Garrigues now has offices in the UK, US, China, Morocco, and as of this year Brazil, but the focus of the firm’s lawyers remains predominantly towards Spanish or Portuguese law – albeit it has local capability in Shanghai, Casablanca and Tangiers, and in Warsaw.
For some, the past year has however brought indications that the firm has begun to rethink its international strategy. There is less talk of merging the Latin American Affinitas network and more of working in association. The decision to establish an alliance with Sao Paolo-based 26-partner Schmidt Valois Miranda is the direct result of the loss of Brazilian member Barbosa Müssnich & Aragão in 2009, reportedly over divergent opinions as to the merits of merger.
“We are in no way planning a takeover of Latin America nor are we reducing our desire to be global, For us it is not a matter of how many flags we have across the world, but a matter of strength and consistency in each one of the markets in which we operate. We remain fundamentally international in everything we do, in terms of our strategy, quality and profile. We want to get it right but we are in no hurry,” says Vives.
The firm has also recently announced the closure of its Romanian office and the centralisation of its Central and Eastern European (CEE) practice to Warsaw.
Vives and Gómez-Barreda are therefore pragmatic as to the extent of Garrigues’ ambition. Recent years have seen it expand into north Africa but that is the limit of the current continental ambitions. Despite the significance of Mozambique and Angola to its Portuguese lawyers there is no desire to establish a formal presence there. “We recognise that there is a commercial case to be made for further expansion into specific markets but this has to outweigh the commercial risks that accompany them,” says Vives.
They do not however rule out further international growth, or the potential for merger, should the right suitor arise. Fundamentally Garrigues must play to its Spanish and Portuguese strengths, they insist. There is no desire to take on the major US and UK firms or seek global domination.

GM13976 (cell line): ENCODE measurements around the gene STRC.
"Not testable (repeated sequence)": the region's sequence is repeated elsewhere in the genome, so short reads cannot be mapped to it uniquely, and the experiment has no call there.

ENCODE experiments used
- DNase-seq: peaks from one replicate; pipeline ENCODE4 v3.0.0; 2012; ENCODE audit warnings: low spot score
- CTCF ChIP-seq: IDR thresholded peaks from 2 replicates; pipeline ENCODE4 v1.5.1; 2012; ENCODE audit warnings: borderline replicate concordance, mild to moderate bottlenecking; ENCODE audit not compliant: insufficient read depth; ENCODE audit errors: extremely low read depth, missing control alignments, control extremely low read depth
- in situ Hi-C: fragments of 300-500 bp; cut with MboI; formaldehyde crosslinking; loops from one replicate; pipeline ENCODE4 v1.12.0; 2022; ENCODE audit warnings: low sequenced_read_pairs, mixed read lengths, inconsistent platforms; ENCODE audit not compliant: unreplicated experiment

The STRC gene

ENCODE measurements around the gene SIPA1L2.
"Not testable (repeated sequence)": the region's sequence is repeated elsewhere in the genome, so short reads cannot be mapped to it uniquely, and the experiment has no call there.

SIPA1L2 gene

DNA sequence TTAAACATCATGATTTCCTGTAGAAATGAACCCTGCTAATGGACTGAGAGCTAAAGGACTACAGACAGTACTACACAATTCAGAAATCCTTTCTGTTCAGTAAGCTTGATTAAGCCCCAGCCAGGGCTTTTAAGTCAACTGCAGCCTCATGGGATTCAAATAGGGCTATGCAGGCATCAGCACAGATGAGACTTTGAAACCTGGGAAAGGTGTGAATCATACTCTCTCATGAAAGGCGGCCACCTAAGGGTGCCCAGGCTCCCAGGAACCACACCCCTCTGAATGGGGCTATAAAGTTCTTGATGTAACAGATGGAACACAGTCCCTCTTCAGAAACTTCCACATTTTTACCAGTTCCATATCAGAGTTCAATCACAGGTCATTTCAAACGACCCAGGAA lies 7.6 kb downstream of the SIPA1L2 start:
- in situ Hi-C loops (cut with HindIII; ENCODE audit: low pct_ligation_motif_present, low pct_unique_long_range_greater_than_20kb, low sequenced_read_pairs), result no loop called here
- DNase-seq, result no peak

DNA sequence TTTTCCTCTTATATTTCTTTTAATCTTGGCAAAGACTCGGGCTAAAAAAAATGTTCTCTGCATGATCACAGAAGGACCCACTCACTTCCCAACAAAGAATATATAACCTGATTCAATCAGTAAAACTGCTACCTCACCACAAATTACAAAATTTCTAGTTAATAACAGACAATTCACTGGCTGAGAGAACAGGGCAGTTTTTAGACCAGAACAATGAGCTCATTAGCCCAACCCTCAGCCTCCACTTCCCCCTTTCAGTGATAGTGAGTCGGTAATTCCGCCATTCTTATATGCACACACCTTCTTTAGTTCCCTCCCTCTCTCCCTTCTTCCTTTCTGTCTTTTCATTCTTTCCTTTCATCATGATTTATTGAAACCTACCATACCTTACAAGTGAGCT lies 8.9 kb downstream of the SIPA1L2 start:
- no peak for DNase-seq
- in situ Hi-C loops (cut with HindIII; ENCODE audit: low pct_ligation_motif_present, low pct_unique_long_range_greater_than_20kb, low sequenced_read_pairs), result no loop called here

“There comes a time when the management of an international organisation becomes more efficient on a global scale but we have to be realistic about what we want to do. There is no sense of urgency,” repeats Gómez-Barreda.
With an uncertain year ahead, Garrigues is therefore being managed very conservatively, they say. “We are planning for the worst case scenario. Spain faces both an uncertain economic and political outlook and has lost its attraction to many international investors. Our clients are taking a very prudent approach and so must we,” says Vives.
The firm may not have made public redundancies, but like many others in the market it has made them and has sought to manage attrition levels. A major strength of the firm remains however its balance. No single client accounts for more than 1.5 percent of total revenues. But while there may be evidence of a slight upturn in transactional activity it remains difficult to see consistently positive economic signs.
“Continued success very much depends on our internal resilience, and on managing our costs, quality and ambitions,” says Gómez-Barreda.
“We are not looking to grow for the sake of growth, we are recruiting less, but we are looking to place greater emphasis on management. We hope to grow our revenues but not purely to increase profits. This is perhaps a difference between us and some other firms. Our intention is to continue to build an institution that is ultimately stronger at the end of our term than it was at the start.”